Do stay for tea and coffee: At some mainstream comedy clubs I was the only one in a mask
Paul Kerensa goes live
It’s been a funny old year, by which I mean not funny at all, and not old but weirdly new. Thankfully, cautiously, gradually, live events have begun tiptoeing back. Personally, I’ve been doing my bit to try and add some ‘funny’ to the year, at comedy shows in churches again.
For a decade and a half, I’ve been touring stand up around churches (and non-churches). Then last year, my usual three shows a week became three shows a year – and two of those were in car parks.
But even when restrictions eased, live events were always going to be slow to return. After July’s ‘Freedom Day’, various friends gave well-meaning but rather optimistic words of encouragement: ‘The gigs must be all back to normal now, eh?’ Not quite. Just because it was allowed, it wasn’t necessarily either wanted or advisable. Venues were wary, plus there was the seasonal quietness you get in July and August. People prefer to be outside, especially when inside has been so perilous for so long.
But pleasantly, my autumn 2021 has been nearly as busy as autumn 2019. Three shows a week, back inside. The car park is no longer a performance space, but rammed with punters’ vehicles. The rooms have been packed – or packed enough, with a bit of distancing. The jokes (at least those I could remember after 18 months off) got laughs – audible, unmuted laughs.
Some were muffled by masks of course. Most venues ask for the audience to mask up when moving around, and remove them when seated. That said, at some mainstream comedy clubs I was the only one in a mask, whereas at church events some kept their masks on throughout. Yes, who knew? People in churches are more sensible than people in a comedy club who have had a few pints. It’s like one big fascinating psychological experiment, proving all the things we knew anyway.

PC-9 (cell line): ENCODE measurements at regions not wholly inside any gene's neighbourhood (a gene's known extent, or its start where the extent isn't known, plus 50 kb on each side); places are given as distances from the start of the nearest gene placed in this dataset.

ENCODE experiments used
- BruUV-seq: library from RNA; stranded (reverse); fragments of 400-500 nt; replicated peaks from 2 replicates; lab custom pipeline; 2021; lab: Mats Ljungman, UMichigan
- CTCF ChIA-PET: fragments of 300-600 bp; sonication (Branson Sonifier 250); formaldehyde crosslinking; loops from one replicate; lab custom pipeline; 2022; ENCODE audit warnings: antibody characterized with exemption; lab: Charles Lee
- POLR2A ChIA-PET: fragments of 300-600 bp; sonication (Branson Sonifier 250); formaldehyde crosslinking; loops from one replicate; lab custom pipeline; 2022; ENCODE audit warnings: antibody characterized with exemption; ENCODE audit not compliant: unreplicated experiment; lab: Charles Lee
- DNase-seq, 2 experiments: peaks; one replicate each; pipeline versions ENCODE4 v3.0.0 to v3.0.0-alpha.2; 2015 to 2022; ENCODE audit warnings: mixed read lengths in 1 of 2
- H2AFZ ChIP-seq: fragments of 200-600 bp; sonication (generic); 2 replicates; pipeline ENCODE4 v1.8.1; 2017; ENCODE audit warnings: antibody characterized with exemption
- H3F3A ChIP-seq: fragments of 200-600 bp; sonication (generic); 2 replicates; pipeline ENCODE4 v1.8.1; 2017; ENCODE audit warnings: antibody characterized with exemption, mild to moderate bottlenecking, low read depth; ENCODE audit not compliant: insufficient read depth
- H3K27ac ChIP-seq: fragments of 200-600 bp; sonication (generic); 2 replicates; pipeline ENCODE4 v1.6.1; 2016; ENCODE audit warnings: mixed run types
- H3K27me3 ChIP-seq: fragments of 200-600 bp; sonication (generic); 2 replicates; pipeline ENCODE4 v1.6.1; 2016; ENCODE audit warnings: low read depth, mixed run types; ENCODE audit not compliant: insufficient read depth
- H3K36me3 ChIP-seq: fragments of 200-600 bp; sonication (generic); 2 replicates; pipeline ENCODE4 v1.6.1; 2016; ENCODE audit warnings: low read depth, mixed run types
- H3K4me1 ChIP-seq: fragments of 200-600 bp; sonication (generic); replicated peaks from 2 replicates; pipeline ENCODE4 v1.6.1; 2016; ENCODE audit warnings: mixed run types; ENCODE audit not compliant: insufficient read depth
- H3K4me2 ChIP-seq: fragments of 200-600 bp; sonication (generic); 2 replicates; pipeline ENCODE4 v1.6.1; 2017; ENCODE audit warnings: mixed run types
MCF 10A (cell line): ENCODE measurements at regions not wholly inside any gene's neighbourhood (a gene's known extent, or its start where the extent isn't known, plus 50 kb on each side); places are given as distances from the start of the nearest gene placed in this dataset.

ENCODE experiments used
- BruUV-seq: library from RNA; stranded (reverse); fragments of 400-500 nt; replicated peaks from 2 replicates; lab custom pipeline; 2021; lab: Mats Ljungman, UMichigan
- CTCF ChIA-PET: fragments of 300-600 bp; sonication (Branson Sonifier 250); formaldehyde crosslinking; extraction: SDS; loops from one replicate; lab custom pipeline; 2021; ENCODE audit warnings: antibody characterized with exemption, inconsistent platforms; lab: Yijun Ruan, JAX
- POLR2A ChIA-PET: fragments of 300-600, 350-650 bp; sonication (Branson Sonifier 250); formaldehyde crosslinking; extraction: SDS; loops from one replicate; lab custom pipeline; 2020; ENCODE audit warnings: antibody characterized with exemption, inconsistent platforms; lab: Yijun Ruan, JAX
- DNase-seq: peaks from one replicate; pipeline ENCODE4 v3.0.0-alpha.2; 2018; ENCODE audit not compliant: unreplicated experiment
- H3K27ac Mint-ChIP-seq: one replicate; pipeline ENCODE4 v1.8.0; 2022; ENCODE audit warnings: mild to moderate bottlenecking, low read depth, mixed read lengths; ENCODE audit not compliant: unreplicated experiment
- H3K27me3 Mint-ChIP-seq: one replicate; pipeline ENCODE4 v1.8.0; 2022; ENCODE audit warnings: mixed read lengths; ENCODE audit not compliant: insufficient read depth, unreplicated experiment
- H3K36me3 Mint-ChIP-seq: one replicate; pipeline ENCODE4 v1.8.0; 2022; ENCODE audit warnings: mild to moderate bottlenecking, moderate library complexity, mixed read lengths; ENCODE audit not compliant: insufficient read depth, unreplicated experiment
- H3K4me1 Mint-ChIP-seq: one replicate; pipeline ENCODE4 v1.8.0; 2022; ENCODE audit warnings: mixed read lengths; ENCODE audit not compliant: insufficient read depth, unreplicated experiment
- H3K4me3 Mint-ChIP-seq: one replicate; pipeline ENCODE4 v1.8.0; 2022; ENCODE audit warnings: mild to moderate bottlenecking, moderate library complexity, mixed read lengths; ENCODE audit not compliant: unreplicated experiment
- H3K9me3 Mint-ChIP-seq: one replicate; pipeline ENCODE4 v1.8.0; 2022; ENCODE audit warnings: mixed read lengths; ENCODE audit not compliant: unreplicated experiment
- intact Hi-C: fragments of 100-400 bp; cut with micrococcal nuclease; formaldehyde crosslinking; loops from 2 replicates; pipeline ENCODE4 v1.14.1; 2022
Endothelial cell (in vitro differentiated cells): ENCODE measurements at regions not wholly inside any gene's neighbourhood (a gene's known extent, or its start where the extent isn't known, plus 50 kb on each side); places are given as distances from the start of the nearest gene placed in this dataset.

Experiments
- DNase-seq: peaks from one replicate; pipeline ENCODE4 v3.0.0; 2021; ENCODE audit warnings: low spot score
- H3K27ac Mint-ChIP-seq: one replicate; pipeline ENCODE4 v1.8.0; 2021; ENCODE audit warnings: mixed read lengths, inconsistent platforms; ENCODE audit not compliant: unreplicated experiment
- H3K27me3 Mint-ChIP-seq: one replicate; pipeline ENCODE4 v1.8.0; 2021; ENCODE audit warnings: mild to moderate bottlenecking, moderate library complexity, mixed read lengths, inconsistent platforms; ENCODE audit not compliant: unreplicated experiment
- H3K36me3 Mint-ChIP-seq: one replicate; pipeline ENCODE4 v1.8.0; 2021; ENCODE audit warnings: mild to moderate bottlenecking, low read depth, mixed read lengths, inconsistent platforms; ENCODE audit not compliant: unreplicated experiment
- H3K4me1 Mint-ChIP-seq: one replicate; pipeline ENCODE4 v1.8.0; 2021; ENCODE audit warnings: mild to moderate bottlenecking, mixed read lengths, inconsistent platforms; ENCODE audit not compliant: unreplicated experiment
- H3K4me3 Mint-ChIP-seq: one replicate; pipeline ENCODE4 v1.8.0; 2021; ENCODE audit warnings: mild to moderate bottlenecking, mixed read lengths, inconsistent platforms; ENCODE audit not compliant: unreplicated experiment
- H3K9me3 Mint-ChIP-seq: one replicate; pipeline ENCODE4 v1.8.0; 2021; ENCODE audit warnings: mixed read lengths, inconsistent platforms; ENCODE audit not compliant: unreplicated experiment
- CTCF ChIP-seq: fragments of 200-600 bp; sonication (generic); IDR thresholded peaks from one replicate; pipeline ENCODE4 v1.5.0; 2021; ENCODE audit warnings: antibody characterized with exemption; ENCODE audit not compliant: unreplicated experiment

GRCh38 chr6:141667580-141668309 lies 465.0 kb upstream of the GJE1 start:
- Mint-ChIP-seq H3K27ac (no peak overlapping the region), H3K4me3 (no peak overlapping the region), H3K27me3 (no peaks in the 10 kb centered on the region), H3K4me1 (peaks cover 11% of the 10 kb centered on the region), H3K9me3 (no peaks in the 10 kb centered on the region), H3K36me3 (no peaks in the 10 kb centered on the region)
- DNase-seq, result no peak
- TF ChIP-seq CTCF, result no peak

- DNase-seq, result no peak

I’d much rather audiences felt safe, and gladly that’s the feedback I’ve received. After my most recent church show, I was told the service the following morning had benefitted from a far less anxious atmosphere. The show had helped relax churchgoers. It was lovely to think that it hadn’t been just about the laughs on the night, but also about easing a few nerves after the event. I’m not blowing my own trumpet – I think that gathering for any reason can help reassure and calm us.
As events gradually return, from quizzes to jazz nights, from talks to walks, I pray that each would help erode our anxieties, chip away at our concerns. But I also hope we’ll not completely relax. ‘Coughs and sneezes spread diseases’ and all that. Calm our nerves? Yes. Free us up to slobber over our hands before going for a firm handshake? Well, that was never okay.
Occasionally I’m asked if I still get nervous doing stand up. I reply that a few nerves are a good thing. It shows you care. When I’ve done gigs with no nerves at all, I’ve gone on and waffled and not committed enough to the show. Being a tiny bit on edge gives focus, I find, to go that extra mile, put on a good show, and meet the audience where they are.
Similarly it’s no bad thing to have a few nerves about coming back to live events. It shows you care.
If we’re happy that we’re protecting ourselves and each other, I hope we can enjoy our live events again. It’s good to laugh and smile together, even when that’s hidden by a piece of fabric.
Paul Kerensa is a writer, comedian and broadcaster. paulkerensa.com
This article was published in the November 2021 edition of Reform